Does Feedback really help or are mistakes made by learners fossilised? – An #ELTchat summary (17/12/2012)

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Does Feedback really help or are mistakes made by learners fossilised? – An #ELTchat summary (17/12/2012)

This summary was contributed by Stephen Burrows (@stephenburrows) and reposted from his blog with his permission.

 

Moderators: I’m not entirely sure who they were, but I reckon @Marisa_C@theteacherjames and @Shaunwilden (That’s correct! – James)

 

Contributors@antoniaclare @carlaarena @cioccas@David__Boughton @escocesa_madrid @hartle @ljp2010 @louisealix68 @MarjorieRosenbe @shaznosel @stephenburrows @steven_odonnell @SueAnnan@teacherthom @TESOL_Assn @vickyloras @Wiktor_K

 

We started with the question by @teacherthomwhat do we mean by fossilised?”@Shaunwilden suggested it was an error fixed in the student’s head and @SueAnnan suggested it was fixed by practice.

 

@Marisa_C pondered whether it was easy to get rid of fossilized errors? @hartle suggested with appropriate feedback. @cioccas stated that it wasn’t easy, but slowly & with effort (by Ss) it was possible.

 

The important point of interlanguage and its relation to fossilaztion was introduced by @Wiktor_Kand both @louisealix68 and @David__Boughton highlighted the importance of students becoming aware and noticing their own mistakes. @escocesa_madrid agreed that noticing and self-correcting was key to breaking the onset of fossilization. There was unanimous agreement regarding this observation.

 

@teacherthom would later come up with the great summary that when an error stops after correction it demonstrates interlanguage. However, when when correction is followed by the repetition of the corrected error over a period of time, we are witnessing fossilisation.

 

@antoniaclare believed students are aware of their fossilized errors, @stephenburrows would bring this up to and @theteacherjames quipped that the learners are probably just making the errors to annoy their teachers! But @David__Boughton thought that there were fossilized errors learners were aware of, but plenty they weren’t aware of.

 

@theteacherjames gave a warning shot that dealing with these fozzilised errors can have negative backwash because the students think you’re nagging them and @Marisa_C would later bring up the problem of some teachers pouncing on every error and annoying their students.

 

@escocesa_madrid suggested writing common errors on the board and@Shaunwilden suggested recording students to highlight the errors they’re making, @cioccas agreed with this and @carlaarena said she did this and it worked well. @louisealix68 suggested learners keep an “error log” and many contributers commented on the value of this which learners could refer to when undertaking a writing task. @escocesa_madrid said it’s a good idea to make learners aware of what fossilization is.

 

@SueAnnan brought up the point of fluency v accuracy when correcting errors, she was just happy hearing her learners speaking, @cioccas agreed. @antoniaclare was unsure whether it was worth correcting fixed errors, she said she’d been correcting the same errors her partner makes for 20 years!@Marisa_C said this is more common with adults than YLs.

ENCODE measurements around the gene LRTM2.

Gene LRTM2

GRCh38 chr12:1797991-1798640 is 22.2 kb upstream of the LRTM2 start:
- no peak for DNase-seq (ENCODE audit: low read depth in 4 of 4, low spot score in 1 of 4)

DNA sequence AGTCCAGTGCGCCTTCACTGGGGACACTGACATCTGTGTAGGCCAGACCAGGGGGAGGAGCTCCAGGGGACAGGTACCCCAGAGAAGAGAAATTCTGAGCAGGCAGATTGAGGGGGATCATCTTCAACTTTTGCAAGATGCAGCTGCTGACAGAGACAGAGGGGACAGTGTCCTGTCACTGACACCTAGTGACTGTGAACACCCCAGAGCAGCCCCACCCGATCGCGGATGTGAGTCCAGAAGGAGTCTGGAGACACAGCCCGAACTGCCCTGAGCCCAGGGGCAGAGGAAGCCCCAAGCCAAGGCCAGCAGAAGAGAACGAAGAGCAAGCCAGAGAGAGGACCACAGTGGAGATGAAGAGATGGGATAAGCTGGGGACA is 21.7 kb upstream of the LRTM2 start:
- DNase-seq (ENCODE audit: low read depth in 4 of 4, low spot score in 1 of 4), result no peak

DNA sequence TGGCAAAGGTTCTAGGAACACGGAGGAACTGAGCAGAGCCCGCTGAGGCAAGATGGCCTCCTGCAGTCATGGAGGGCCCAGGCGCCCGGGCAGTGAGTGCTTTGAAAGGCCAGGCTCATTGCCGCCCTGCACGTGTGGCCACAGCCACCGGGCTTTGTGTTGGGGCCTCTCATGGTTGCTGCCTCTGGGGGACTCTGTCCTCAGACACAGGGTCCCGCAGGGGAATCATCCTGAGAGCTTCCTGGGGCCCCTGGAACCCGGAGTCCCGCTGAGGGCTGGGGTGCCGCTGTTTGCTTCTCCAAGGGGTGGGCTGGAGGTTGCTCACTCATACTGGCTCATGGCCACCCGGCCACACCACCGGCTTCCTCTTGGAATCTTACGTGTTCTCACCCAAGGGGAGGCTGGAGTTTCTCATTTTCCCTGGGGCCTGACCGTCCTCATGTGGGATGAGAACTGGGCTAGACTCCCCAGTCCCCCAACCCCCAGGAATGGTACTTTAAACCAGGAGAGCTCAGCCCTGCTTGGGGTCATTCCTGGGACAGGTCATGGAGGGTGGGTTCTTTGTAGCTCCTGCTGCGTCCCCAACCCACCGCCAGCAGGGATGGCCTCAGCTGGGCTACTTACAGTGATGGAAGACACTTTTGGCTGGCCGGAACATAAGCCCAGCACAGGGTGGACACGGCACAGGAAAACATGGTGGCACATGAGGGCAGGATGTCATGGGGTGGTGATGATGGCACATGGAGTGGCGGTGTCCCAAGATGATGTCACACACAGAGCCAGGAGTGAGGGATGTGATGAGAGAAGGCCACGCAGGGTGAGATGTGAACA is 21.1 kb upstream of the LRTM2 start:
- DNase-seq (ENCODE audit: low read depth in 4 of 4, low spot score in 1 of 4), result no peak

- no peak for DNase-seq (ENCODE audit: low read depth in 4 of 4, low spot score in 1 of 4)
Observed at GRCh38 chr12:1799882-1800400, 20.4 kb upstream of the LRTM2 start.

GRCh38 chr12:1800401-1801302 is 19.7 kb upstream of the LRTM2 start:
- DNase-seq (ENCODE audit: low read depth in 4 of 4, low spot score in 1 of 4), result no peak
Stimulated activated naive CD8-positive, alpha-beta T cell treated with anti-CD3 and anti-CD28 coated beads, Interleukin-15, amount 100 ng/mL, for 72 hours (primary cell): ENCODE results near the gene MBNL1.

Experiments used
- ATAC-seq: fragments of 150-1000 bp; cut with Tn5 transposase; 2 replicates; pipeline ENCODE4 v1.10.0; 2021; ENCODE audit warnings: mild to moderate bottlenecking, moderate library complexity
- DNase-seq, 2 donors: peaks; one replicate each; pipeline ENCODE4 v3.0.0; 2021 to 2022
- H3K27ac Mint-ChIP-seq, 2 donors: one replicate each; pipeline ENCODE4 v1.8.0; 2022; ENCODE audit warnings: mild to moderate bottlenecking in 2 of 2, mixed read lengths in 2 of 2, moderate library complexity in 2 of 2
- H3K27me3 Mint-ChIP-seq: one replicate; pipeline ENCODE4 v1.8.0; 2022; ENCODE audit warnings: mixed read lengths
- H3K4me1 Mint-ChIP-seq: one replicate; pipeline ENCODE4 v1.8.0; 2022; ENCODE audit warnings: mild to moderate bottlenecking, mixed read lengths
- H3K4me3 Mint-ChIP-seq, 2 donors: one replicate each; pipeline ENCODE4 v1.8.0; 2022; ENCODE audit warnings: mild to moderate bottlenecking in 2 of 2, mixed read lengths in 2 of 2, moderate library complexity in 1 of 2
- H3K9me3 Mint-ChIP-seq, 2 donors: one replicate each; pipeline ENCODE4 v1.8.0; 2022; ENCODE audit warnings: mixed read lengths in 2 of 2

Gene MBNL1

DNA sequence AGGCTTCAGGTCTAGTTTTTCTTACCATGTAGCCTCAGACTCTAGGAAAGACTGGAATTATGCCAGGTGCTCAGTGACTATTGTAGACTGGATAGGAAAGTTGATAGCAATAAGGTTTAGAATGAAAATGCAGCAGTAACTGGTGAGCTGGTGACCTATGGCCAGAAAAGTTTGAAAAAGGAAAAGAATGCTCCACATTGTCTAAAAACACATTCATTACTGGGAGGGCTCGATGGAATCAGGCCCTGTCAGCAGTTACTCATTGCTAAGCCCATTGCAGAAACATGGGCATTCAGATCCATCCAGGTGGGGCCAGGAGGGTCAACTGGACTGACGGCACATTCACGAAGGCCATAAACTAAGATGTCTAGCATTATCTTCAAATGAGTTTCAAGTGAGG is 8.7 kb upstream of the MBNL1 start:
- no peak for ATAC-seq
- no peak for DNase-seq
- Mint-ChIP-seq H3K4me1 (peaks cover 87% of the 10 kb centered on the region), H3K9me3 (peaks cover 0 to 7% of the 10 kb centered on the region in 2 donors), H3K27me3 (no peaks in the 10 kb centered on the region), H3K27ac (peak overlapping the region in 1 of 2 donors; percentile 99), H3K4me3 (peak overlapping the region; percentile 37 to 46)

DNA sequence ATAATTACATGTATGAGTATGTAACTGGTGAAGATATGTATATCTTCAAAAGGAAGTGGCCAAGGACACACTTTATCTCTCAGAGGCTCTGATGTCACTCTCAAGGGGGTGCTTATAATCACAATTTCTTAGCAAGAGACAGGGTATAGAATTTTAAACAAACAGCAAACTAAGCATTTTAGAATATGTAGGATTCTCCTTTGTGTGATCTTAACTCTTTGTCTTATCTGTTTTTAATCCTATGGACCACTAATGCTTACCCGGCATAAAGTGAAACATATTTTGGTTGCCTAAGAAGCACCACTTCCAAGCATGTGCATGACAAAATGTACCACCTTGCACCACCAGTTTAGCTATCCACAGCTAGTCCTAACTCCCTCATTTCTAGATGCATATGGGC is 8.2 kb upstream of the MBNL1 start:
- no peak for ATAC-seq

@stephenburrows pointed out that he makes errors all the time when writing online, it’s natural. @hartle said we need to separate communication feedback in terms of fluency and accuracy. @steven_odonnell suggested a ‘bottom up’ strategy, starting with working on the most ‘fundamental’ errors-those that grate on a native speakers’ ears. @Marisa_C and @SueAnnan pointed out pronunciation errors in adults can become easily fossilized and harm communication.

 

@hartle brought us back to the topic of self-correction, making it memorable and personal.@stephenburrows suggested that learner errors are a great source of classroom material.@MarjorieRosenbe said she wrote errors on the board and referred to them in class. @antoniaclare had the nice ideas of writing student errors on separate pieces of paper which she handed them at the end of class.

 

@Marisa_C was worried that teachers focus too much on grammar errors and@Shaunwilden said we do this because they’re easier to handle @Marisa_C agreed but suggested they’re also easier to spot. @stephenburrows said that word order errors seemed more productive to pick up on than grammar errors.

 

There were some comments about eye contact, hand movements and so on to correct errors rather than explicit error correction. @stephenburrows pointed out that picking up on errors is a good way of showing that as a teacher you’re paying attention. @escocesa_madrid suggested chants and songs as a good way of dealing with fossilized errors with YLs, @Marisa_C agreed memorable repetition was important.

 

@Marisa_C moved on to ways of giving feedback and student thoughts on it, @louisealix68 believed in peer feedback but @David__Boughton wasn’t a fan because younger students immature and older students want teacher imput, feeling cheated without teacher feedback. @shaznosel thought it was easy to give feedback for writing but more difficult with speaking in big classes.

 

@stephenburrows suggested “donut” speaking, where students are in two rings, speaking with various partners repeating tasks while teacher has opportunity to hear all of them and make notes on errors. @hartle suggested error correction at the end of speaking activities to not interfere with communication.

 

Towards the end, the issue of mixing errors with good examples of language was brought up by@hartle@steven_odonnell suggested it’s a good idea to leave out negative words like “mistake” “error” “problem” when giving feedback on error correction. @theteacherjames emphasised that feedback was more worthwhile than correction, i.e. “try this again” not “that was wrong”.

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